After much pondering, Dan R Allen favored us with:
How do you apply this reasoning to Jesus calling Lazarus forth from his tomb, or raising the daughter of Jairus? Maybe these two were not really dead, but by the power of God they recovered while if it hadn't been for the blessing they would have died? Is that what you believe? I personally believe that God performs miracles just like the parting of the Red Sea in our own day. I predict we will be able to see those miracles in profusion as this last dispensation draws to a close. If an all out germ war ever occurs, there will be people dying everywhere of diseases for which there is no cure and which are 100 percent fatal. In that day, the priesthood will have to perform healing blessing far more miraculous than are the norm in our own day. Why? Because in the economy of God's dealings with man, he is not accustomed to doing for man what man can do for himself with a little divine help. After all, it was the Lord who inspired the current medical technology. Why shouldn't he expect us to use it so far as we can?I'm saying that it should not be absolutely _necessary_ for God to have parted the Red Sea, a'la Charlton Heston, to have a testimony that He guided the Israelites across it. The fact that He helped them cross the Red Sea is literal, but the exact means described may or may not be symbolic, and shouldn't be the basis for a testimony of His power. Could He have done it? Without a doubt. Was it absolutely necessary for Him to prove His power to the Israelites in that specific way? Perhaps for them, but not for me.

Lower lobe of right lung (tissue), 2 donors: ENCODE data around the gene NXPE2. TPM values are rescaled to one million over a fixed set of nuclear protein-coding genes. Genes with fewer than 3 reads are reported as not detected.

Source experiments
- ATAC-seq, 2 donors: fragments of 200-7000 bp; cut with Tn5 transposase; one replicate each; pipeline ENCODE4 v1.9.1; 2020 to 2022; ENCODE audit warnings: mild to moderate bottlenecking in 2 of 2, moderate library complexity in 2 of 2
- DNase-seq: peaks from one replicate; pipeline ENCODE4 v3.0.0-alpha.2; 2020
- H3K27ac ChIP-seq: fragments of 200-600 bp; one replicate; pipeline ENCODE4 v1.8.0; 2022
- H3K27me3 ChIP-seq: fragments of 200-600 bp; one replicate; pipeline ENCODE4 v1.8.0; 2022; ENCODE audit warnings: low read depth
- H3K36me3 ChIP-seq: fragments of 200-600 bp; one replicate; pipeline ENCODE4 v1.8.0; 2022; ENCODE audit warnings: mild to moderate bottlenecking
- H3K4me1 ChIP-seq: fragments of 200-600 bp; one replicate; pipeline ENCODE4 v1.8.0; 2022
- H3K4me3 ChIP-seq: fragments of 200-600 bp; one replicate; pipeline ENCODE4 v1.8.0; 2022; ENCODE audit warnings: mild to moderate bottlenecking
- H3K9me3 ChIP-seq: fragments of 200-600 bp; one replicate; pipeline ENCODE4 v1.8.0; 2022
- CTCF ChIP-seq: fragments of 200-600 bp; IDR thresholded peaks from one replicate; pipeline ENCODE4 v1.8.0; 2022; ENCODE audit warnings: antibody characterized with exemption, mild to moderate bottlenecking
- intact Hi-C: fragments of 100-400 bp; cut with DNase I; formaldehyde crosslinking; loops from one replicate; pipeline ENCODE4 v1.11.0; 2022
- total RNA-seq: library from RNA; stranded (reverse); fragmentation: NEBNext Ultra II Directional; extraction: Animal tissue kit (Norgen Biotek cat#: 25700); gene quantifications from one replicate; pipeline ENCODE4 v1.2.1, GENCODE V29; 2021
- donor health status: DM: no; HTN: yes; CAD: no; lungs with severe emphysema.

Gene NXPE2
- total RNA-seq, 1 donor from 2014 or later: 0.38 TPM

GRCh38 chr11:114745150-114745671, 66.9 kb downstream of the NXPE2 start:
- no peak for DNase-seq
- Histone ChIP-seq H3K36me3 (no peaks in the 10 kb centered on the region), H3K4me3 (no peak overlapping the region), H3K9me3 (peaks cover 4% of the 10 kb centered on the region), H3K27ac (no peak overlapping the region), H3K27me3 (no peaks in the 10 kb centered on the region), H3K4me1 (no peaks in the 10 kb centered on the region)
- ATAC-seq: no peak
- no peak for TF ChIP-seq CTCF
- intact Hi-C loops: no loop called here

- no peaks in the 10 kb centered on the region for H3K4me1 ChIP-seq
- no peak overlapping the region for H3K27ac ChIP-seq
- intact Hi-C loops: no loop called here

What about the inventions of nuclear fission bombs? Can anyone deny that it was a technological leap forward of such an order as to seem like pure science fiction to all those who lived and died in the pre-atomic era? How about the Internet? These "miracles" are just as astounding as anything described in the Old Testament. If deBakey had lived in Christ's time and performed a heart transplant on one side of the stage while Jesus commanded Lazarus to come forth on the other side, which of the two would be thought to have performed the more miraculous feat?
I feel bad for people who are so "adult" that they no longer have the wonder and belief that they had when they were children. I am a man who lives in a world of miracles past, present and future. I believe all these things because I choose to. It fills my heart with joy to believe them.
John W. Redelfs [EMAIL PROTECTED]
"Atheistic humanism is the opiate of the self-described
intellectuals" --Uncle Bob
All my opinions are tentative pending further data. --JWR
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